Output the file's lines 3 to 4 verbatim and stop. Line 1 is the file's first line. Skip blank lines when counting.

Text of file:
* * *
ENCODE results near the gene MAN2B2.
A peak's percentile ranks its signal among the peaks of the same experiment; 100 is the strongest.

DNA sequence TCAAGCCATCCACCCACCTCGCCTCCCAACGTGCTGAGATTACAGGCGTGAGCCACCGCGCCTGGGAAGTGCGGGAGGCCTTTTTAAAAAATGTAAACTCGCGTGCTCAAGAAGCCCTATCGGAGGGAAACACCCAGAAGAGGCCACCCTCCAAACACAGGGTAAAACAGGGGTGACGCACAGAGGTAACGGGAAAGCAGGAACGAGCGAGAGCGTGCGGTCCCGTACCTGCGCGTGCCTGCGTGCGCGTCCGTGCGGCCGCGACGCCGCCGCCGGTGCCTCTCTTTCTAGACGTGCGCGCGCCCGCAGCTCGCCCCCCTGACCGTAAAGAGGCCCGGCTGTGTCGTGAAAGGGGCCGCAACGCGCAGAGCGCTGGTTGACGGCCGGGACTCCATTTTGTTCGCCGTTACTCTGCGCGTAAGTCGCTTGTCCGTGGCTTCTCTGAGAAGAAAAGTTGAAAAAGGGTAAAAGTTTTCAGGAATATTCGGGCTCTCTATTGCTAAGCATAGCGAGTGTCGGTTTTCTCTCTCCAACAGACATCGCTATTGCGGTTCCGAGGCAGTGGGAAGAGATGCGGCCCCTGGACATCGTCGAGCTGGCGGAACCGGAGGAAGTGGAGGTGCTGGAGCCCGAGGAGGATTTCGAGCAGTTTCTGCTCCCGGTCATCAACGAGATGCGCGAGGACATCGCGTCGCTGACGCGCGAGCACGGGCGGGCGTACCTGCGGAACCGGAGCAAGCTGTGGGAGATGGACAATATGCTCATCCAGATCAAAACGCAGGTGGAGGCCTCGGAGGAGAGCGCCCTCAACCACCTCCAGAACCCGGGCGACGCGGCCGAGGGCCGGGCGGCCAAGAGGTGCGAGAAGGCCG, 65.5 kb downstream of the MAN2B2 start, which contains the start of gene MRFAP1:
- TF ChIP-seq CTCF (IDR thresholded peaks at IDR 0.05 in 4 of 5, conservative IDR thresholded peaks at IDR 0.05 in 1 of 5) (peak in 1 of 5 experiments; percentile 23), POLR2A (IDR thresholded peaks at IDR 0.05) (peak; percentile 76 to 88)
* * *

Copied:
DNA sequence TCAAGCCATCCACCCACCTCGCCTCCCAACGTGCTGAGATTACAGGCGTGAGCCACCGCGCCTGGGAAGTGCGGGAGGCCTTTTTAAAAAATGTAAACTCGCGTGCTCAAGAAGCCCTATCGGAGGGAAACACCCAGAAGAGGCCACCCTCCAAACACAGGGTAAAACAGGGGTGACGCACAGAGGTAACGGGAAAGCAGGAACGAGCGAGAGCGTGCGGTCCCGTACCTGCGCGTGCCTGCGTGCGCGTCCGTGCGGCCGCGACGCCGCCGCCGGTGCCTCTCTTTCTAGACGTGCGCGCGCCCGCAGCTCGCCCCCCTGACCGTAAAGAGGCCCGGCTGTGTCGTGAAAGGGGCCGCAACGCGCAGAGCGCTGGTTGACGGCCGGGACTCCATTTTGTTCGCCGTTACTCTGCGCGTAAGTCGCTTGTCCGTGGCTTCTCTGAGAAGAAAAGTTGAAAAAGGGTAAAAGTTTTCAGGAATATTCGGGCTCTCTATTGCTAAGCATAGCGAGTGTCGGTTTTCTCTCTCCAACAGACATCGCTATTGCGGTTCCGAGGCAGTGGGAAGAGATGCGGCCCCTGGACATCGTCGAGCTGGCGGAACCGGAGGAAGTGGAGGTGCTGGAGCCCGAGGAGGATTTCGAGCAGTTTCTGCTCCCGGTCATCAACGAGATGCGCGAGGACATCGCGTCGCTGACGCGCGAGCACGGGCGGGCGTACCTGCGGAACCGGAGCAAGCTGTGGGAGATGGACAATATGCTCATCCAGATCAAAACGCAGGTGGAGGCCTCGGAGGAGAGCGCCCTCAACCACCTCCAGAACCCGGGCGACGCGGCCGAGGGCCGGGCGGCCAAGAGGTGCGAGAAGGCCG, 65.5 kb downstream of the MAN2B2 start, which contains the start of gene MRFAP1:
- TF ChIP-seq CTCF (IDR thresholded peaks at IDR 0.05 in 4 of 5, conservative IDR thresholded peaks at IDR 0.05 in 1 of 5) (peak in 1 of 5 experiments; percentile 23), POLR2A (IDR thresholded peaks at IDR 0.05) (peak; percentile 76 to 88)